Australia's Dollar was a laggard among major currencies on Friday as risk-aversion prevailed among investors ahead of the weekend but the antipodean unit remains undervalued and robust prospects for the iron ore market have continued to limit the currency's downside potential.
The Australian Dollar's outperformance in 2020 puts it on a strong footing at the start of the new year, but some analysts say investors must be aware that the exceptional performance of past months might not be repeated in 2021.
The Australian Dollar was a laggard and Sterling an outperformer on Wednesday as a stalling iron market conspired with the Bank of England (BoE) to incite the Pound-Aussie rate into a fifth consecutive increase, but the British currency could eventually struggle to get past 1.80.
The Australian Dollar is still fundamentally undervalued even after its forty percent rally from March 2020 lows, according to analysts at Commonwealth Bank of Australia (CBA), who say that surging commodity prices are lifting model-derived estimates of the currency’s underlying worth.
The Australian Dollar remained the second best performing major currency of 2021 on Friday but gains relative to the Euro have been less remarkable than against the Japanese Yen and Commonwealth Bank of Australia is now wagering on a catch-up that if successful, would push EUR/AUD to its lowest since 2017.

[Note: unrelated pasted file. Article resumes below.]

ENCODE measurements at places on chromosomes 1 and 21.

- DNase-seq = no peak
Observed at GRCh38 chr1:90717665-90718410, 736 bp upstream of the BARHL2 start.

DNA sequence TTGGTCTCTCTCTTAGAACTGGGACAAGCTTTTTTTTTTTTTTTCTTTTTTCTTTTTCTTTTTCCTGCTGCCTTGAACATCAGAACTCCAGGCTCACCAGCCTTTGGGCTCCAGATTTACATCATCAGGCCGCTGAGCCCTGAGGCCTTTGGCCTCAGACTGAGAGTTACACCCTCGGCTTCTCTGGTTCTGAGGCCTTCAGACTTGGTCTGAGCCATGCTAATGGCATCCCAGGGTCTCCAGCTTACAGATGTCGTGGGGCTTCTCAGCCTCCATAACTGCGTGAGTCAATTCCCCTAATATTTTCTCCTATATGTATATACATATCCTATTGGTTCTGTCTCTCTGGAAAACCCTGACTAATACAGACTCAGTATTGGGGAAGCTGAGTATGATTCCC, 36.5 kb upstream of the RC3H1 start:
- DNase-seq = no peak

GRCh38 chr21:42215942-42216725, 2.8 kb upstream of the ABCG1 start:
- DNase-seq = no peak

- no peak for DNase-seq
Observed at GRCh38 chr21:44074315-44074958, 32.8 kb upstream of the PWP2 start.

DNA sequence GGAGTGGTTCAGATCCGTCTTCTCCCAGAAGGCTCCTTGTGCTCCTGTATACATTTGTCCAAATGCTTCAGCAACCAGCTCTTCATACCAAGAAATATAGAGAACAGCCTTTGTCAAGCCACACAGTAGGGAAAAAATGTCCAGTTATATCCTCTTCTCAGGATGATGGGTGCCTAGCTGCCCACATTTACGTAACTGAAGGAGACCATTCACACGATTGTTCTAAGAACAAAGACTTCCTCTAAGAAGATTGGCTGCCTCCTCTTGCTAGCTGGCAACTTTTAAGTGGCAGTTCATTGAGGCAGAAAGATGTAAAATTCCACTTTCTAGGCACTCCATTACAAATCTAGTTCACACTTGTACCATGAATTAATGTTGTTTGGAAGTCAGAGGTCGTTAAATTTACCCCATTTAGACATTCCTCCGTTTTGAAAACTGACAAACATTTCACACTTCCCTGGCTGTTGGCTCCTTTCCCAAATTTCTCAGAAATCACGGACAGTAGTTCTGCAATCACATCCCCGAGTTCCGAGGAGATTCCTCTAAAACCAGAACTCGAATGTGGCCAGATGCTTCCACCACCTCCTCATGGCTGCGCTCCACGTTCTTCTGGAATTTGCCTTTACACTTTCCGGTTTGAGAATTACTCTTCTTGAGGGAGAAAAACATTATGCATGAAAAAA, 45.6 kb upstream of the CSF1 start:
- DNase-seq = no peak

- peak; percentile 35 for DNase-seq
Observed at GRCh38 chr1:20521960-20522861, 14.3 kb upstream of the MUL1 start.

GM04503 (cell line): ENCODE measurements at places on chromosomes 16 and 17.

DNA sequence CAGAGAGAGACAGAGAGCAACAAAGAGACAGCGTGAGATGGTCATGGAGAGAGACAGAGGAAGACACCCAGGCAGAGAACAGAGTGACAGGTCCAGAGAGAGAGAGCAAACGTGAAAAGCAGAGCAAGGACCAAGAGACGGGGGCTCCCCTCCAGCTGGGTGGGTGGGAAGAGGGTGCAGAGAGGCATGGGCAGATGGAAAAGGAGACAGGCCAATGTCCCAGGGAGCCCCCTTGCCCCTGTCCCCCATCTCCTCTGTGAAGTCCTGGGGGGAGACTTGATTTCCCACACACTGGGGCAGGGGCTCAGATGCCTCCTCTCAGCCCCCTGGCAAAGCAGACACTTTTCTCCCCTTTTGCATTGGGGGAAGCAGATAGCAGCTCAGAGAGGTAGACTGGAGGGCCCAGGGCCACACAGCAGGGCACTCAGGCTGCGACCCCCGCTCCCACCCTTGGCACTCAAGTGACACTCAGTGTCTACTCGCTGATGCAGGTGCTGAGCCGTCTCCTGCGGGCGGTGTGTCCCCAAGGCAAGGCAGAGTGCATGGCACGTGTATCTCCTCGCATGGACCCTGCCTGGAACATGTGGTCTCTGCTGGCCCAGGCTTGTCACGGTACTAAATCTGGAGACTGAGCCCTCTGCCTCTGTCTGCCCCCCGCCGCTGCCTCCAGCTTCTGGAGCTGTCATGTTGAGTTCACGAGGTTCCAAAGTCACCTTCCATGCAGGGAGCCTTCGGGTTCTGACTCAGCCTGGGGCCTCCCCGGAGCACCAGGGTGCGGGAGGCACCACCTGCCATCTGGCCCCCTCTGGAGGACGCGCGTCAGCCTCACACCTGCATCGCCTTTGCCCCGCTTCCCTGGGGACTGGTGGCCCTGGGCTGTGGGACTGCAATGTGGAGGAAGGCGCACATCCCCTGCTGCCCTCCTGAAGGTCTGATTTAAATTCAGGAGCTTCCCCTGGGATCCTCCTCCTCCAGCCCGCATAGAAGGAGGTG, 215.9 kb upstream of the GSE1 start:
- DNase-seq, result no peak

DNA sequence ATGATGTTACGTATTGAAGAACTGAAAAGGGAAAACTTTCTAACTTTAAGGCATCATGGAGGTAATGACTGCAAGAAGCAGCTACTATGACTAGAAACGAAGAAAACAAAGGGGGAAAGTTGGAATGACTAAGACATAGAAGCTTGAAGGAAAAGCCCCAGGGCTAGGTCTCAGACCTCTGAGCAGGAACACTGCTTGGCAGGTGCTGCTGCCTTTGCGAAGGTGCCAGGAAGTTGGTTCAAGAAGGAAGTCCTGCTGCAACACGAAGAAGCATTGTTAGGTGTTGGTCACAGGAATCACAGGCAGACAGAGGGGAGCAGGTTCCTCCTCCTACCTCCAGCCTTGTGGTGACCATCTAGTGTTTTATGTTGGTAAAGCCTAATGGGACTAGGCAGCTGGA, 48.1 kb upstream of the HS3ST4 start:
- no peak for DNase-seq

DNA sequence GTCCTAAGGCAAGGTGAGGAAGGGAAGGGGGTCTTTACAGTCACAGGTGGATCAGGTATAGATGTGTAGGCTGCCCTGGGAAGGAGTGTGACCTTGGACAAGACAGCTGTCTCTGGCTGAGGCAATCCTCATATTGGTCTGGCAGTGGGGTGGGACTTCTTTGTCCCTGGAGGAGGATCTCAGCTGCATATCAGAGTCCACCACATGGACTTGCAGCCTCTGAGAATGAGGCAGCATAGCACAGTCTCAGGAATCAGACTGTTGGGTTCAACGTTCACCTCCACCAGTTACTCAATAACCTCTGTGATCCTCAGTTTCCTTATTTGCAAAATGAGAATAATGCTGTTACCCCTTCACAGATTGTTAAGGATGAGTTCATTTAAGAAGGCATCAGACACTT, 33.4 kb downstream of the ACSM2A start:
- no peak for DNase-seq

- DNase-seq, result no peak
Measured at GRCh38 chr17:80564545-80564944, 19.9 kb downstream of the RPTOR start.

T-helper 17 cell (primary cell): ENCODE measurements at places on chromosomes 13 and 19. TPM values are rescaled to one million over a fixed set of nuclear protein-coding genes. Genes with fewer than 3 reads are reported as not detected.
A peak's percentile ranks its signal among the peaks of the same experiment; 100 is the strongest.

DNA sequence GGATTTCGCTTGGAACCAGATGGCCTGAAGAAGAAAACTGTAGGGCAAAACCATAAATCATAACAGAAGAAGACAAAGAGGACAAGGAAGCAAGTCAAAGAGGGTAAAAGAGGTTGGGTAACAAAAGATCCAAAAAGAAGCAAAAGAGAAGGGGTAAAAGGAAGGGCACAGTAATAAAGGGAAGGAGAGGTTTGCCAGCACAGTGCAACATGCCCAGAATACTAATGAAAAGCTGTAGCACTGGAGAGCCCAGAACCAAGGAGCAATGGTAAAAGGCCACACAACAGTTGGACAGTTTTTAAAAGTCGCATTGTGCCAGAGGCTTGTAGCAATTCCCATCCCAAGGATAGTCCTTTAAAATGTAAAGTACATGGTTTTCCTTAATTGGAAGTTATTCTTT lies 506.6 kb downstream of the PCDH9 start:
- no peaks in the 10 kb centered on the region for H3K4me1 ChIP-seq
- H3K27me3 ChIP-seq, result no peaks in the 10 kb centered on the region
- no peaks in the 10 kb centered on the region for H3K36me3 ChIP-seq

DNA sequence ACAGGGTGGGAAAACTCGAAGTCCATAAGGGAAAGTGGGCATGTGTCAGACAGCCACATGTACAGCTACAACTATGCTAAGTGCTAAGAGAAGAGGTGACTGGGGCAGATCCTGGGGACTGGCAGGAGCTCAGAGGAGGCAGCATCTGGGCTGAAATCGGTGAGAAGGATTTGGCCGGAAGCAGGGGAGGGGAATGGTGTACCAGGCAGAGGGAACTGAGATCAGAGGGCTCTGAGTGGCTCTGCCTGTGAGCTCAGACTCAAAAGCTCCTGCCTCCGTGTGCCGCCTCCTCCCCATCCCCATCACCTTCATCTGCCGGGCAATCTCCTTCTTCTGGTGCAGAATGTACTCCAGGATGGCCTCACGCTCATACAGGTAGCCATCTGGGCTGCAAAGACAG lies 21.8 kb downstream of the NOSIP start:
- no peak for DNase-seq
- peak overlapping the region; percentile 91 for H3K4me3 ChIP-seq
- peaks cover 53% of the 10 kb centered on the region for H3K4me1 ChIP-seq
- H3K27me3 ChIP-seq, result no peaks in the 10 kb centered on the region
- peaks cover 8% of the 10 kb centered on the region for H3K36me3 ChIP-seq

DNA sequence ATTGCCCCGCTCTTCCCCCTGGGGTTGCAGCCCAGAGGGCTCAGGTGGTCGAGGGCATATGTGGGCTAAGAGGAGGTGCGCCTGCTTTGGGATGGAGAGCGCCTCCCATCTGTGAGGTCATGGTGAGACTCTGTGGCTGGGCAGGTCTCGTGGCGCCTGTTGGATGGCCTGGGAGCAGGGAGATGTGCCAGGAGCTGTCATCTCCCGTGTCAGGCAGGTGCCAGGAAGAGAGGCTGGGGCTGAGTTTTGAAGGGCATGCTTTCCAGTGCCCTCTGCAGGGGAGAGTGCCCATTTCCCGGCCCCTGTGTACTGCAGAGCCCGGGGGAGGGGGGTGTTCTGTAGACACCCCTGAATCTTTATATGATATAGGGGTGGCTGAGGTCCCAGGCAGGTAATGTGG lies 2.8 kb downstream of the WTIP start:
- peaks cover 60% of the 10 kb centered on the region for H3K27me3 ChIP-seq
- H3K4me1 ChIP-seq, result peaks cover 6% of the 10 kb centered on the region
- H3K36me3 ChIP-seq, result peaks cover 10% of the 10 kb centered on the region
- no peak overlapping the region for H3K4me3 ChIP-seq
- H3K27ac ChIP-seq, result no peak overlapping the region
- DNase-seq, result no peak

Written by James Skinner, Additional Editing by Gary Howes
The Aussie is likely to push the Pound-to-Australian Dollar exchange rate to a three-year low as it continues to outperform in the weeks ahead, according to TD Securities, although analysts at Commerzbank have warned that further strength would risk prompting a Reserve Bank of Australia (RBA) complaint.
Foreign exchange strategists at HSBC have recommended buying the Australian Dollar on the expectation that further gains for the antipodean currency to gain exposure to the global economic recovery and rising commodity prices.